dataEx2v <-rep(NA, length(vym))
dataEx2v[c(seq(.5/dT,length(vym), .5/dT))] <- vym[c(seq(.5/dT,length(vym), .5/dT))]

#plot the generated measurements for velocity (including NA's)
plot(st, x[,2], type="l", xlab="Time", ylab="Velocity",
     ylim=range(vym, na.rm=TRUE), col=gray(level=.8))
points(mt, dataEx2v, col="darkgreen", cex=.5)
legend("topright", pch=c(NA, 1), lty=c(1, NA),
       col=c(gray(level=.8), "darkgreen"),
       legend=c("true", "measured"),
       bty="n", y.intersp=1.2, cex=.7)

#Store measurements
dataEx2 <- cbind(dataEx2r, dataEx2v)
head(cbind(mt, dataEx2), n=15) #check the generated measurements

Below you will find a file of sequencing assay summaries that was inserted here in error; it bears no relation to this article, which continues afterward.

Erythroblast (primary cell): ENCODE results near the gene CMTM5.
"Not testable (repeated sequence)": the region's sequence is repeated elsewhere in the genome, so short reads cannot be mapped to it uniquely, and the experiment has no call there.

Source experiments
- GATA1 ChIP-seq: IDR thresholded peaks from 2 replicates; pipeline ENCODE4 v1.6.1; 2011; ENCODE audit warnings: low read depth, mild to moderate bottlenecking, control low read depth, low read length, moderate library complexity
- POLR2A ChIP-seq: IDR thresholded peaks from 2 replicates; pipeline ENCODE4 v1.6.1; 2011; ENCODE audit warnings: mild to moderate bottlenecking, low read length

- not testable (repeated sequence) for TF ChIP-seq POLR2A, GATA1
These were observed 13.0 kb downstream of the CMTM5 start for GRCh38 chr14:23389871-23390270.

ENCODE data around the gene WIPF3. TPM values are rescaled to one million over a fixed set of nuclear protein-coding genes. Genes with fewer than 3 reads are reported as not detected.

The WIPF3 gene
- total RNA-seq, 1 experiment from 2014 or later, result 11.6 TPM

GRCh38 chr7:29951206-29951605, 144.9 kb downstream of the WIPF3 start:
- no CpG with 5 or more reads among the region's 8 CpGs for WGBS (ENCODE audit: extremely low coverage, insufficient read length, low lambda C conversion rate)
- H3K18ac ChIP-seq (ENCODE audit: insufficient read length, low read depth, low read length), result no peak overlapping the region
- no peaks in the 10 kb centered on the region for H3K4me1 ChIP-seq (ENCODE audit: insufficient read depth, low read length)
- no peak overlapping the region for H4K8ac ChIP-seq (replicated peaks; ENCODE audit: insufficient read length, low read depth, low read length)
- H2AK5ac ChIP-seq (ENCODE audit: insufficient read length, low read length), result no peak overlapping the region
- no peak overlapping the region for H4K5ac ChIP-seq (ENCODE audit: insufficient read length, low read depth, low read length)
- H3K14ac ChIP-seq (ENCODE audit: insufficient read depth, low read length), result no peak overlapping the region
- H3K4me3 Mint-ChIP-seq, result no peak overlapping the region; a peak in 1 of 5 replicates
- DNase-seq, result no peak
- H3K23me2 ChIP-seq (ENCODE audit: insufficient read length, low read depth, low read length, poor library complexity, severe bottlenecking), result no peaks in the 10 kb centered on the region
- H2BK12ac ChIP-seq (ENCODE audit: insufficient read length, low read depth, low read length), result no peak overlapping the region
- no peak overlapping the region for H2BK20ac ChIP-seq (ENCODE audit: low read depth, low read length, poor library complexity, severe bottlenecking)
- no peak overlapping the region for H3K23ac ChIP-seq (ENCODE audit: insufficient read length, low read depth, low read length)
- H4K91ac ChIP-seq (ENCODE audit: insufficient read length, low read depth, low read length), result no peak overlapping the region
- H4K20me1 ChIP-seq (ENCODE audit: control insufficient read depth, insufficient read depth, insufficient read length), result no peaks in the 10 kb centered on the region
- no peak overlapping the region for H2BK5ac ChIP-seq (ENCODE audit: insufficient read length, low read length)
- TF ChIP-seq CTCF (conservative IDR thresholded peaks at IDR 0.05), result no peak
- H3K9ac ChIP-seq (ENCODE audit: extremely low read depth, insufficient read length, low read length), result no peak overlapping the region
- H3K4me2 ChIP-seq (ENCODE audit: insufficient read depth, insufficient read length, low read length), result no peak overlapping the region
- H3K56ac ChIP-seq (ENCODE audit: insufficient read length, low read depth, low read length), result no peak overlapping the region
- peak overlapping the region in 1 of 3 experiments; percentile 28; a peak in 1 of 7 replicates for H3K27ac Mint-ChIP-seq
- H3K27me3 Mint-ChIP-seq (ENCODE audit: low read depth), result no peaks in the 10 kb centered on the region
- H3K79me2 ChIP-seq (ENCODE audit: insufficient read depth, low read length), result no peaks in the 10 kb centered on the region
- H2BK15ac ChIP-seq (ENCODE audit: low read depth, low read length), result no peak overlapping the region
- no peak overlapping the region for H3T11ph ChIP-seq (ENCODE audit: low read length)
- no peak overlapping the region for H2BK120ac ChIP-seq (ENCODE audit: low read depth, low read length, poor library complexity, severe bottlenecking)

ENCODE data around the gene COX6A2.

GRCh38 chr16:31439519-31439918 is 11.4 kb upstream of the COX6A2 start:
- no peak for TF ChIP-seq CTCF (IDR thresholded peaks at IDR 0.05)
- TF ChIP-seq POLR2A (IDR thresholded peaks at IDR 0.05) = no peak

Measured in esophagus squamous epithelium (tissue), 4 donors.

##ESTIMATING THE PARAMETERS OF AN UNSCENTED KALMAN FILTER (UKF) MODEL

#Specify the state transition function:
#WARNING: always use arguments x and k when specifying the GGfunction
GGfunction <- function (x, k){
  y <- x[1]; vy <- x[2]; bc <- x[3]
  c(y + (-vy)*dT,
    vy + (-exp(-gamma*y)*vy^2*bc)*dT,
    bc)}

#Specify the observation/measurement function:
#WARNING: always use arguments x and k when specifying the FFfunction
FFfunction <- function (x, k){
  y <- x[1]; vy <- x[2]; bc <- x[3]
  c(sqrt(M^2 + (y-H)^2),
    vy)}


#Function for computing the negative log-likelihood
llikss <- function (x, data) {
  #Specify dynamic model having 3 states, namely [y, vy, bc].
  mod <- list(
    #Initial state estimates for altitude (=y), velocity (=vy), and
    #ballistic coefficient (=bc).
    #Note that the specified initial state estimate (at t=0) below for bc
    #deviates from the value that was used for generating the data (i.e., 1e-3).